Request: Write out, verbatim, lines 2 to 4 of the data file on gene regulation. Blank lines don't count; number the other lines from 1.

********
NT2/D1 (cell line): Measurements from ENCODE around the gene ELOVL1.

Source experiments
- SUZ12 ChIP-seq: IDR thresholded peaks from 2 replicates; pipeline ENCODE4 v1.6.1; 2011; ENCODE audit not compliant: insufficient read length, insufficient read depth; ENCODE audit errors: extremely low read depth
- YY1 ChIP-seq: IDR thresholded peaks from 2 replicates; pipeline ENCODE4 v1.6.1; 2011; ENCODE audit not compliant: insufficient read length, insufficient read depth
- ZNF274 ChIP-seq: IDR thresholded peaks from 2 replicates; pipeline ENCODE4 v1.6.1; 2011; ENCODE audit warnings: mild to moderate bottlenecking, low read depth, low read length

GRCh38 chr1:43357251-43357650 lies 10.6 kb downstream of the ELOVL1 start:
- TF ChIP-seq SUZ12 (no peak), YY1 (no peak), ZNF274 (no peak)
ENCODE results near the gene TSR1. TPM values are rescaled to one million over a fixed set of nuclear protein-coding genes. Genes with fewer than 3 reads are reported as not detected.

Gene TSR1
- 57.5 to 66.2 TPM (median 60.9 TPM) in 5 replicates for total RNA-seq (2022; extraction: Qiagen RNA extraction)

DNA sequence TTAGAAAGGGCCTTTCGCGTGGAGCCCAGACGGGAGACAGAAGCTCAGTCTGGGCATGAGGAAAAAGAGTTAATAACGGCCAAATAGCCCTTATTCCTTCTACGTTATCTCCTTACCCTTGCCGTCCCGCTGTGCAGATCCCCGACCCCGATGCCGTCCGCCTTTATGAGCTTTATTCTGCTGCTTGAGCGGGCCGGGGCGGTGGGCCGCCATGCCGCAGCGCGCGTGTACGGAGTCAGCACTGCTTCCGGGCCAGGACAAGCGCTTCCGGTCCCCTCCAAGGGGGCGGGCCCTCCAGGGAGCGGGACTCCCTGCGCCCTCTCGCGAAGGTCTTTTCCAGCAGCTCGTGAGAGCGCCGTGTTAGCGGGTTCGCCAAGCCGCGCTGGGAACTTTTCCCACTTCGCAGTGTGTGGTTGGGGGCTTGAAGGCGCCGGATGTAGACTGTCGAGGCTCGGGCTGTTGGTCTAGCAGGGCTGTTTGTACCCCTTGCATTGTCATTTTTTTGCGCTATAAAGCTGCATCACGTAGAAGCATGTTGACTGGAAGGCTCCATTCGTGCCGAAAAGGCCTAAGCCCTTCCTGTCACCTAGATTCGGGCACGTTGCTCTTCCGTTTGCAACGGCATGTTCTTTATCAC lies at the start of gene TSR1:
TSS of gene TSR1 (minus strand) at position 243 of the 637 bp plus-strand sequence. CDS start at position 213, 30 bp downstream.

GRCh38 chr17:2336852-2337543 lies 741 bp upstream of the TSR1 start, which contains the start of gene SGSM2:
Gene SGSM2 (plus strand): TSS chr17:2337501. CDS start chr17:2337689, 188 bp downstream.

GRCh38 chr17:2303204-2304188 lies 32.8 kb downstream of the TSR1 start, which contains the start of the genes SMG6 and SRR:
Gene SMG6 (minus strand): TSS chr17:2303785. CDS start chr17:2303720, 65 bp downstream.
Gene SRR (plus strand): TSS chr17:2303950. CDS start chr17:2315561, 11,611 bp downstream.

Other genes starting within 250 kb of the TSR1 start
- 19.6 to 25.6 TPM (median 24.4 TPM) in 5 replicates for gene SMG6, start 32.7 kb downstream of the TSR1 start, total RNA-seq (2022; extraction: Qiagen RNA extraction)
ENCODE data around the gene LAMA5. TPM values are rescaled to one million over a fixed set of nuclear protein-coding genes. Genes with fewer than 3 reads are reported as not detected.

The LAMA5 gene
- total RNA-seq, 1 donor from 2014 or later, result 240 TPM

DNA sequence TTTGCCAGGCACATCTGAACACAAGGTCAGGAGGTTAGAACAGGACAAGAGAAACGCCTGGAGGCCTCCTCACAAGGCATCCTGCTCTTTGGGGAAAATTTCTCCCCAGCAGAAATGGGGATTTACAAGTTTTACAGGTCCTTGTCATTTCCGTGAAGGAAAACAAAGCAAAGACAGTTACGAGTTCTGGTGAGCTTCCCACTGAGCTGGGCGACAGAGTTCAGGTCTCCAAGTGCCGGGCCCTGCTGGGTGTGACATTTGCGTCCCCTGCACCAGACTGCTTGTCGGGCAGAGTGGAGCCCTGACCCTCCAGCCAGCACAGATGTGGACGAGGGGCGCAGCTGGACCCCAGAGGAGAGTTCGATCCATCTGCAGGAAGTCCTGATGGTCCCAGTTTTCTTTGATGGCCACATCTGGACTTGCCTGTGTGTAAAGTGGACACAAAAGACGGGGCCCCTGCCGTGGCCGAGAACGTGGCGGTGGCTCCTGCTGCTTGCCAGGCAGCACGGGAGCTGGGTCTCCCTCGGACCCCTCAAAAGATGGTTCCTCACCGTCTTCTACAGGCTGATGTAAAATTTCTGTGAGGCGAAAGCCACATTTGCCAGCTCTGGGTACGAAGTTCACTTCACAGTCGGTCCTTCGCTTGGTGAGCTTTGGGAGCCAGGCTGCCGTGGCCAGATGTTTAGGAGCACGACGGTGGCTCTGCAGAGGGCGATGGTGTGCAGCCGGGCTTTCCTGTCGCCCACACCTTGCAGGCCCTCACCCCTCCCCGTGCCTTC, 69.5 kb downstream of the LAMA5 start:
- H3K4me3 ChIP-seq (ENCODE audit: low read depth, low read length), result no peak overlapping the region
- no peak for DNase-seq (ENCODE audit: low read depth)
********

Source experiments
- SUZ12 ChIP-seq: IDR thresholded peaks from 2 replicates; pipeline ENCODE4 v1.6.1; 2011; ENCODE audit not compliant: insufficient read length, insufficient read depth; ENCODE audit errors: extremely low read depth
- YY1 ChIP-seq: IDR thresholded peaks from 2 replicates; pipeline ENCODE4 v1.6.1; 2011; ENCODE audit not compliant: insufficient read length, insufficient read depth